Updates, commentary, training and advice on immigration and asylum law
Failed asylum seeker’s false identity conviction quashed
THANKS FOR READING
Older content is locked
A great deal of time and effort goes into producing the information on Free Movement, become a member of Free Movement to get unlimited access to all articles, and much, much more
TAKE FREE MOVEMENT FURTHER
By becoming a member of Free Movement, you not only support the hard-work that goes into maintaining the website, but get access to premium features;
- Single login for personal use
- FREE downloads of Free Movement ebooks
- Access to all Free Movement blog content
- Access to all our online training materials
- Access to our busy forums
- Downloadable CPD certificates
In Elmi  EWCA Crim 1428, the Court of Appeal quashed the conviction of a failed asylum seeker who had been found guilty of possessing a false identity document. Elmi had not been advised that he could use the defence of a presumptive refugee under s.31 of the Immigration and Asylum Act 1999.
Errors leading to convictions such as Elmi’s are often overlooked with no regard to future consequences. In this case, Elmi’s path to citizenship was blocked and he was unable to work in certain jobs. The Court of Appeal’s decision may offer an olive branch to others who find themselves in similar circumstances.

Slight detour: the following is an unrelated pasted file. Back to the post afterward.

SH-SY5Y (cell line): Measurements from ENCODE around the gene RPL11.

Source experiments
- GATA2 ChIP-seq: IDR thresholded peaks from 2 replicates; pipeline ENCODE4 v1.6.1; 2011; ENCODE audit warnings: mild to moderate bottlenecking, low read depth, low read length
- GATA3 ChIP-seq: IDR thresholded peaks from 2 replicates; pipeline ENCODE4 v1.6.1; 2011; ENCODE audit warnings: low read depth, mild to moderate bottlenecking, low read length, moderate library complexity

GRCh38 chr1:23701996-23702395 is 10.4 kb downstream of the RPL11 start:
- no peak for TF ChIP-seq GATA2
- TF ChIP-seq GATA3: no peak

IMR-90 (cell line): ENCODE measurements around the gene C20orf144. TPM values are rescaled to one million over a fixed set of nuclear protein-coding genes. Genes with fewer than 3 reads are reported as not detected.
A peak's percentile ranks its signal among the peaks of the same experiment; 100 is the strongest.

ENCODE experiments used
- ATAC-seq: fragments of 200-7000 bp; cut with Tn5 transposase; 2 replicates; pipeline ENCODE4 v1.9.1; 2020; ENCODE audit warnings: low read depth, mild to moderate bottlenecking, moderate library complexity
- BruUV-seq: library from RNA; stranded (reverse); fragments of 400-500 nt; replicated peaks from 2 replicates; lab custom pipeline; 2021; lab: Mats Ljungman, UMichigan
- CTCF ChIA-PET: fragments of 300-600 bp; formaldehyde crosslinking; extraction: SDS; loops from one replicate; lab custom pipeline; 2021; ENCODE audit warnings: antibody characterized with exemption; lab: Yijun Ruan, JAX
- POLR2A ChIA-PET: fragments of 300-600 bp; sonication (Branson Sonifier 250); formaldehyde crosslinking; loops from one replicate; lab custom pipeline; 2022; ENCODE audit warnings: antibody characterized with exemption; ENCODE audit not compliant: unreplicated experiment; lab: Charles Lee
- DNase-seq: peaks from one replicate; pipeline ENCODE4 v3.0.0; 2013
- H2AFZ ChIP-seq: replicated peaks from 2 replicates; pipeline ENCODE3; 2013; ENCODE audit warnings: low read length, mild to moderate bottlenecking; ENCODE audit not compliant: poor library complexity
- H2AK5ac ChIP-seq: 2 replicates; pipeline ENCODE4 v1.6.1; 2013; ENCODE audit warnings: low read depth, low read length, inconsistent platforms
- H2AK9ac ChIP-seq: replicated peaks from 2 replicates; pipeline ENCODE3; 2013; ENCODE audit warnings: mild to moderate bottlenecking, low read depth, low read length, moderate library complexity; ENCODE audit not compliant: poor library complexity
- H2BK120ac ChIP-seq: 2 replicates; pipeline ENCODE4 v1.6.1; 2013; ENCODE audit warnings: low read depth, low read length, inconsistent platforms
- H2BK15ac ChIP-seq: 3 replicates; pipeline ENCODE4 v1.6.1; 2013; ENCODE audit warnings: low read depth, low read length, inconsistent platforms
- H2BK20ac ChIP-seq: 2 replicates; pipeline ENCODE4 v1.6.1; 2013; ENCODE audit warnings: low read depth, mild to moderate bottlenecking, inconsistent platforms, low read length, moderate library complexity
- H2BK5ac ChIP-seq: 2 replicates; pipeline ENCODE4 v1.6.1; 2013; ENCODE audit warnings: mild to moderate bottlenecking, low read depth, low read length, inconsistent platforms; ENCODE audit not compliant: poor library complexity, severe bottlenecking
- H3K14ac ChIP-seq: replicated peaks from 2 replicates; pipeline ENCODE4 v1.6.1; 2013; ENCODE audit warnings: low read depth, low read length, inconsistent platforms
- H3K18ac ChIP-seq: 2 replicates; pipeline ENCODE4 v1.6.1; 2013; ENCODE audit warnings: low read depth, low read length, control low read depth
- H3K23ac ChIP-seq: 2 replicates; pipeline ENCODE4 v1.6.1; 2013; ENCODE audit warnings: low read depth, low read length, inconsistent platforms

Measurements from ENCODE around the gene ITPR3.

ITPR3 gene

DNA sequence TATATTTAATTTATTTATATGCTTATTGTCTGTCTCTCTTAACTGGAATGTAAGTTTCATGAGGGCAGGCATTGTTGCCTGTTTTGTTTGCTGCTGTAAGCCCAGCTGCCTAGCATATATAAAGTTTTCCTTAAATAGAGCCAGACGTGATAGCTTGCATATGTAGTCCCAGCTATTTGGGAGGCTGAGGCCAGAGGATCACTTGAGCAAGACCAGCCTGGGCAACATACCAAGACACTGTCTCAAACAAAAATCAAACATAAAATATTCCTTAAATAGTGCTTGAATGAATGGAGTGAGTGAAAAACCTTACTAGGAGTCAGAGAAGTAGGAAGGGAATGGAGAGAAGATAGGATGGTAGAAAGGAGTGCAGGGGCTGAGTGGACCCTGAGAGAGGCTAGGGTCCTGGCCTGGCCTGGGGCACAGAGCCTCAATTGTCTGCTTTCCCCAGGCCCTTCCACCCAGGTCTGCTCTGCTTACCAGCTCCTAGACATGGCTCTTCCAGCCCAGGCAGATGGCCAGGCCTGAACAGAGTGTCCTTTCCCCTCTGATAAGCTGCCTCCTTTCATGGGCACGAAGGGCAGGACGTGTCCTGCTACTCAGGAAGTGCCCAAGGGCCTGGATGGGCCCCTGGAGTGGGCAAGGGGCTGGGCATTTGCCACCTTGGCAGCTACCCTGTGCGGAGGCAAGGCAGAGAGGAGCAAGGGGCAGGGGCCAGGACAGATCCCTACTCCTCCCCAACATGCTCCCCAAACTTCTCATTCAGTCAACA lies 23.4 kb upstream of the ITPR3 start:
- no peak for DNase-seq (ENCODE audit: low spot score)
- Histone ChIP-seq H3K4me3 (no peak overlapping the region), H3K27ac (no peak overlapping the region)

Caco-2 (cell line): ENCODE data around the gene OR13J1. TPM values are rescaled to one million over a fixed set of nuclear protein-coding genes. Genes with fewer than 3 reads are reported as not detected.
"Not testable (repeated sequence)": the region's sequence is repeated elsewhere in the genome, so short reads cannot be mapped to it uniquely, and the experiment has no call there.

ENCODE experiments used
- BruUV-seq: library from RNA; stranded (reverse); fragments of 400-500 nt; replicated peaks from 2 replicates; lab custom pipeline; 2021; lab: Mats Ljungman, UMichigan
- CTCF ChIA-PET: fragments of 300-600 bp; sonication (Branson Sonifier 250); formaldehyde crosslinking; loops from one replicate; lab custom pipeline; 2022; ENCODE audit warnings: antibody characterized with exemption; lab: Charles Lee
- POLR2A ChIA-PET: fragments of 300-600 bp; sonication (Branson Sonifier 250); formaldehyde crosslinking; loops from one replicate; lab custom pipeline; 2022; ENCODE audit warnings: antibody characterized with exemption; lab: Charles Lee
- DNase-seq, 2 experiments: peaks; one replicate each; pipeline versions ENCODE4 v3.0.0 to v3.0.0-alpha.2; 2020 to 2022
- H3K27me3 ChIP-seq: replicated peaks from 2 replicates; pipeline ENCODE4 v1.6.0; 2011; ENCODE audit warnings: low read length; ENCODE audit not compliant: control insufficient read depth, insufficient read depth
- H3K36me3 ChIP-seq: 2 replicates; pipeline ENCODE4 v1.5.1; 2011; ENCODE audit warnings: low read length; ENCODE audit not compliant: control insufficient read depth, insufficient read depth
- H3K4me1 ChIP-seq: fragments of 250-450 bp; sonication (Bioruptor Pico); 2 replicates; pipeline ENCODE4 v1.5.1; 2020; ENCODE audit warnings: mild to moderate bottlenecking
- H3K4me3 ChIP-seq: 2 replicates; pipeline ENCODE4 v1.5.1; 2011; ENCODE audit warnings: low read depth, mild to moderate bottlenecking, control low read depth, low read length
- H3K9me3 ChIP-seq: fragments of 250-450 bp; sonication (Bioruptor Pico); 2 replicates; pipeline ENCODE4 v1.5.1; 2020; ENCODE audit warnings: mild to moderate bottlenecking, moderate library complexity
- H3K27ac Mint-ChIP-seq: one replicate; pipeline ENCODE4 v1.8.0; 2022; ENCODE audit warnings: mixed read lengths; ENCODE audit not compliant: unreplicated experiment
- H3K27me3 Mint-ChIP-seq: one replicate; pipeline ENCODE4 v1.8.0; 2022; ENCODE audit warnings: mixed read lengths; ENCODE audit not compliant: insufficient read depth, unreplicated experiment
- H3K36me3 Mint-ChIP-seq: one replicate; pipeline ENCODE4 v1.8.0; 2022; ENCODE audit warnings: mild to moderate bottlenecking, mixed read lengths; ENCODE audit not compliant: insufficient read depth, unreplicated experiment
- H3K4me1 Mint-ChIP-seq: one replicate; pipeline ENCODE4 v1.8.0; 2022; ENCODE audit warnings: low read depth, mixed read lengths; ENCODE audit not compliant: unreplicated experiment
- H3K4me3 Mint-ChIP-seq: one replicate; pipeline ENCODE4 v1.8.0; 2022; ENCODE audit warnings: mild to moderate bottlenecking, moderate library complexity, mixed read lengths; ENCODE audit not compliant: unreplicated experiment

Elmi is a Somali national who arrived in the UK in August 2010 using a false Norwegian passport. He claimed asylum at the airport as a member of the Mehari minority sub-clan. The following day he was charged with possession of a false identity document with the intent to use it, contrary to s.25(1) of the Identity Cards Act 2006. He pleaded guilty in the Crown Court and was sentenced to 12 months’ imprisonment. His asylum claim was refused by the Home Office two years later and a deportation order was made.
Elmi appealed to the First-tier Tribunal. His account of his past was found to be credible and correct. It was likely he had been persecuted as a Mehari at some point in the past. Following the country guidance provided in AMM and others (conflict; humanitarian crisis; returnees; FGM) Somalia CG  UKUT 00445 (IAC), he could not considered a targeted under the 1951 Refugee Convention. Instead, he was entitled to humanitarian protection because he was at general risk of serious harm and his return would breach his rights under article 3 of the European Convention of Human Rights. The appeal also succeeded on article 8 grounds due to a genuine and subsisting relationship with his 4-year-old son. Elmi has remained in the UK on humanitarian grounds ever since.
Had Elmi been advised of the s.31 defence, he would have pleaded not guilty to possessing a false identity document. The defence is available for a refugee charged with an offence, where they can show that: